Super powers do not make the true hero; but the man or woman inside does

Cast aside Superman’s powers, and what remains? An individual who wants to help others and better the world.

Sometimes we look at superheroes and their powers or abilities too much. Underneath Iron Man’s suit lies a man who wants to do the best he can for those around him, as does Batman and Captain America. But when we think of superheroes, we are not drawn to the ideals or concepts they fight for, such as patriotism, instead we think of flying in the MK V Iron Man Suit, or repelling buildings via Bat-tech. These powers and abilities that writers and authors bestow upon their characters are merely a crutch for these heroes to use.
Captain America is a perfect example of this idea. We begin with a scrawny, yet passionate, individual, who through being subject to “I am Hercules” steroids, becomes one of the strongest heroes in fiction. This is the exact opposite of the message that we should be presenting. I would rather see Captain America remain Scrawny McPassion, and become a hero all the same, because that’s how it really is in life.

It doesn’t take dead parents and a billionaire fortune to take a stand against crime, nor should it. The only thing that keeps individuals from doing so is a simple choice between what is right and what is easy. I don’t need to be able to shoot webs from my hands in order to help people, superpowers are no more than a crutch that make the doing the right thing easier.
Look to our firefighters and police members. Not one of them has superpowers, last I checked, yet all of them have saved lives, helped others, and bettered their communities. These heroes carry their righteous morals and ideals into every encounter, just as Captain America or Batman would do.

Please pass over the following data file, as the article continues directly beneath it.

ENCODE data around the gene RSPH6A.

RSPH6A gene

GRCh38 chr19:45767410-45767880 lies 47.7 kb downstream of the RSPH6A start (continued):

The great truth about heroes though, is that we are just as capable as our police forces or firefighters to do the right thing not just for ourselves, but for the greater whole. For the last three years I have been a lifeguard for both Fenton High and Holly Township. When I wrote lifeguard, you may have imagined the more, let’s say, dramatic aspect of the role. In full honesty, I can say that I have never needed to make a save, perform CPR or call an ambulance. The most exciting action I have undertaken as a lifeguard is simply applying bandages for children, rivaled only by checking coolers for forbidden beers.

However, while these actions seem trivial, they are the products of my morals and the situation presented. If I were not vigilant, people could be hurt. The same is true for discipline; not simply enforcing the rules, but following them with respect. One requires bravery, knowing full well that the person you’re trying to save could accidentally drown you. I’m no Aquaman, but when I hit the ground running, I carry with me a hero’s heart.

Even the slightest of our actions carry heroism with them. Coming to school each day, devoting your all to completing the tasks before you, and returning home to prepare for the upcoming day, is no different than any other hero on this planet. Allow the hero on the inside to become who you are, and at the end of each day you will be able to look back on the day’s events as not just a simple day of school, but a crusade against the darkness that lies in ignorance, laziness, and the harming of others.